‘In science, the one rule is that what can be done will be done’, declared Rabbi Moses Tendler, professor of medical ethics at Yeshiva University in a 1997 interview with Newsweek magazine. Rabbi Tendler’s comment is a neat summation of something called the ‘inevitability thesis’, an idea from the philosophy of technology that once a technology is introduced what follows is an inevitable development of that technology.
The inevitability thesis suggests particular technologies make possible outcomes that would not have been possible in earlier times, outcomes that are inevitable because they are the technology carried to its fullest extent. So genetic science developments create the possibility of cloning, which becomes the inevitable outcome of the science, and development in weapons create the possibility of massacres, which become the inevitable outcome of the advance in technology.
Might the inevitability thesis not also be applied to the technology of banking? That electronic banking systems virtually unregulated by government created the possibility of an extreme outcome? That the Anglo Irish Bank story was simply the inevitable outcome of the way the banking system was allowed to develop?
In the years before electronic technology, would it have been possible to engage in the surreptitious transfers of billions of Euro? Would it have been possible to sell bonds to purchasers who would not question too closely the operation of the bank? As the humblest ordinary customer of a high street bank can vouch, it is now possible to conduct numerous transactions without catching the eye of any cashier and certainly not having too worry about attention being paid by the branch manager.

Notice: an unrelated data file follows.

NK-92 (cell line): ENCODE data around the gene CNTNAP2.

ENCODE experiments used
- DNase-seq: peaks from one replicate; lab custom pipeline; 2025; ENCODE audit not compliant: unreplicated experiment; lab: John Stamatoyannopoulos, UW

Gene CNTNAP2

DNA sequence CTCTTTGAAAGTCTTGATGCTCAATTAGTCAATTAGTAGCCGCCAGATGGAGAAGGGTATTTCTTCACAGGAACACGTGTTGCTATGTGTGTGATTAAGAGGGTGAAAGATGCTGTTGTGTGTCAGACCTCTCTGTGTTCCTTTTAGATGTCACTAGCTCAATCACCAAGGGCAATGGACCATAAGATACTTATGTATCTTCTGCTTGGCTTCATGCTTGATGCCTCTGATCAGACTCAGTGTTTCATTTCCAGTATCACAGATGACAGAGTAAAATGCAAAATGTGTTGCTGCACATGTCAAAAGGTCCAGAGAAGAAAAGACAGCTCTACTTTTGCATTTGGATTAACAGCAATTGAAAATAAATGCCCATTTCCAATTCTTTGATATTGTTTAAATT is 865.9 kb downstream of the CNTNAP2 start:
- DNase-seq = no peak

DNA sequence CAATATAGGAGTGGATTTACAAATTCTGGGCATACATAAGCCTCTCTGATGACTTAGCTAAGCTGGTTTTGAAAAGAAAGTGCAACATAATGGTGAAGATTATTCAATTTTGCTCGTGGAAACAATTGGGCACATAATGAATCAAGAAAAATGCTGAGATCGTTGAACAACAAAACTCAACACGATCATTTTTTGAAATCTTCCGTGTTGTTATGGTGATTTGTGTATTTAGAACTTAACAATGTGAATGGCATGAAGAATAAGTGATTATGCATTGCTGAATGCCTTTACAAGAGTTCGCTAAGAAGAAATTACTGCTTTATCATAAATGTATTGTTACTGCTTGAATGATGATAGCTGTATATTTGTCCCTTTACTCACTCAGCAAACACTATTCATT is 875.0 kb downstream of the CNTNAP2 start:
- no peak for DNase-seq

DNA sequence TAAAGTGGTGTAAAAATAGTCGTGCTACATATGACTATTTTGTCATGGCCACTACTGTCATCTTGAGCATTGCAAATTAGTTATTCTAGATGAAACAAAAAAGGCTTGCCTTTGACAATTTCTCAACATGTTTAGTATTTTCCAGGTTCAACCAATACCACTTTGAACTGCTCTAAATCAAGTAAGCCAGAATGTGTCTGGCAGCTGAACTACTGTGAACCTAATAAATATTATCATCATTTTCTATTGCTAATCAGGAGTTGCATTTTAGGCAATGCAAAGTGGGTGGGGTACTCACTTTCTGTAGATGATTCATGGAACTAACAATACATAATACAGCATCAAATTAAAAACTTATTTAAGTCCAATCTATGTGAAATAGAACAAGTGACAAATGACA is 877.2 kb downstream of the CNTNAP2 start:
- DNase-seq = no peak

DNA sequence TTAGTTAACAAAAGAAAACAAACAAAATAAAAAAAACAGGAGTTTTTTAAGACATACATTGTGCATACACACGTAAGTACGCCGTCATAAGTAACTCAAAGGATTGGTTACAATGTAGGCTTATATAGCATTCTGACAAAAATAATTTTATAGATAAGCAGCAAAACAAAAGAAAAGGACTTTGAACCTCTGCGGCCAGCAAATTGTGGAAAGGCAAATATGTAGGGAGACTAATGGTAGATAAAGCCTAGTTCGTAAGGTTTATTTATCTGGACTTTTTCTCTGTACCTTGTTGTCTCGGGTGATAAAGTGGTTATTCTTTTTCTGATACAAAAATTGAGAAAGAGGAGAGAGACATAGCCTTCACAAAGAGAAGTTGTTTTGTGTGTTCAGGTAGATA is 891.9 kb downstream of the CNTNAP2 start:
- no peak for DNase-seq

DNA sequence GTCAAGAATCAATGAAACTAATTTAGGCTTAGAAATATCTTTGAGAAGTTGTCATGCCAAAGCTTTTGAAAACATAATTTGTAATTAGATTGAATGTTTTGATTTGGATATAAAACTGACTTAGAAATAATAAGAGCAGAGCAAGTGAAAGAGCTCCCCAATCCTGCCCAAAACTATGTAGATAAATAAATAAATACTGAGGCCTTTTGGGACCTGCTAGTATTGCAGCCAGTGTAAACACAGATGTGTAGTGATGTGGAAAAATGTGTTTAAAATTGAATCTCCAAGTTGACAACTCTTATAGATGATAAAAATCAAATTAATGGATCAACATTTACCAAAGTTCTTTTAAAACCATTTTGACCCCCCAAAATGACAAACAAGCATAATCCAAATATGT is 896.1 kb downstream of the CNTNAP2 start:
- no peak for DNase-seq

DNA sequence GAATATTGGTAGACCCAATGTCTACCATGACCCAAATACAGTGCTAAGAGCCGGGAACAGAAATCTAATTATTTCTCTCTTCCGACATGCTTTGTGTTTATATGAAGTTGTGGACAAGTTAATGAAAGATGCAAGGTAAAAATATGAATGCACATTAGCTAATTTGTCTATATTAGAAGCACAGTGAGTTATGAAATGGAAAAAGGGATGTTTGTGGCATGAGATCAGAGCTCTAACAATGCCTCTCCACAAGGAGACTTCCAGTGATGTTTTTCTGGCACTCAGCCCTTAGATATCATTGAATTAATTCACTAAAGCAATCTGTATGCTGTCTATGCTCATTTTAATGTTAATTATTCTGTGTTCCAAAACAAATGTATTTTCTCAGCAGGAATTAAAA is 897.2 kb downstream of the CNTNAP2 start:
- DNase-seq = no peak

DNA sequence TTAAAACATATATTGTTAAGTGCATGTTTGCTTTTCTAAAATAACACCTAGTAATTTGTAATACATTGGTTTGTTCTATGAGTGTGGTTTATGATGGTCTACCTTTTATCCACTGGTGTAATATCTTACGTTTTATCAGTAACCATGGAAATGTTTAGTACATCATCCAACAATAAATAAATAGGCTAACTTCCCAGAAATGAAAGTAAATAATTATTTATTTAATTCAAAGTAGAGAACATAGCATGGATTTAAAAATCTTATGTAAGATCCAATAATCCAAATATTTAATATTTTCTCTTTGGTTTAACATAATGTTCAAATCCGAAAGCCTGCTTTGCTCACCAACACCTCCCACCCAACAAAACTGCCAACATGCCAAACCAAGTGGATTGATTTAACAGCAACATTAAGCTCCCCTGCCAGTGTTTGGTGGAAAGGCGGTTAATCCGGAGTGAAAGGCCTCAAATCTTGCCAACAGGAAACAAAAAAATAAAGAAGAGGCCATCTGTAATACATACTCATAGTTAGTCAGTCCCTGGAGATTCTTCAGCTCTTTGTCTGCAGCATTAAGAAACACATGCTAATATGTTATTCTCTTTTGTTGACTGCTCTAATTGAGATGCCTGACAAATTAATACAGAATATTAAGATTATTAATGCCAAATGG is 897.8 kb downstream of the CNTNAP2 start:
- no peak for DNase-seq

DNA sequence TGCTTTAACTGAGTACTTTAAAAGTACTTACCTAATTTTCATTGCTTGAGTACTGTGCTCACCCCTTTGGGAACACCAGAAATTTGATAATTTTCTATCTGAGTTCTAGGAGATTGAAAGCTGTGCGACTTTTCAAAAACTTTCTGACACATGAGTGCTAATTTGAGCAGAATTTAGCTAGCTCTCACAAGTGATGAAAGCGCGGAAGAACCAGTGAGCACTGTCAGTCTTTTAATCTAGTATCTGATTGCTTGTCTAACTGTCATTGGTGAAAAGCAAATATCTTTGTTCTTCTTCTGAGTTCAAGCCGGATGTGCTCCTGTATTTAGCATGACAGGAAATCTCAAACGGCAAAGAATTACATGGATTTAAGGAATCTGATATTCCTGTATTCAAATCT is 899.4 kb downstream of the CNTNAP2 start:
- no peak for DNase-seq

Were it not for technological development, the capacity of a small bank, with less than a thousand customers, to bankrupt the country would not have existed. The series of paper transactions required would quickly have attracted the attention of auditors and regulators. Moving €7 billion to and fro in order to strengthen the end of year balance might have been an altogether different matter in the days of handwritten drafts.
But, if we believe the inevitability thesis, if we accept the rule that what can be done will be done, why do we continue to be surprised at broadcasts of tapes of the 2008 conversations between the former senior executives of Anglo? Anglo was no more than a logical conclusion of what we permitted.
There is a question to be asked which is much bigger than what action might be taken against the boorish members of the Anglo cast. It’s a question about what sort of society we want. See Anglo as a mere aberration and sooner or later another aberration will occur, see it as part of a system that simply does not serve the needs of ordinary people, and fundamental change becomes possible.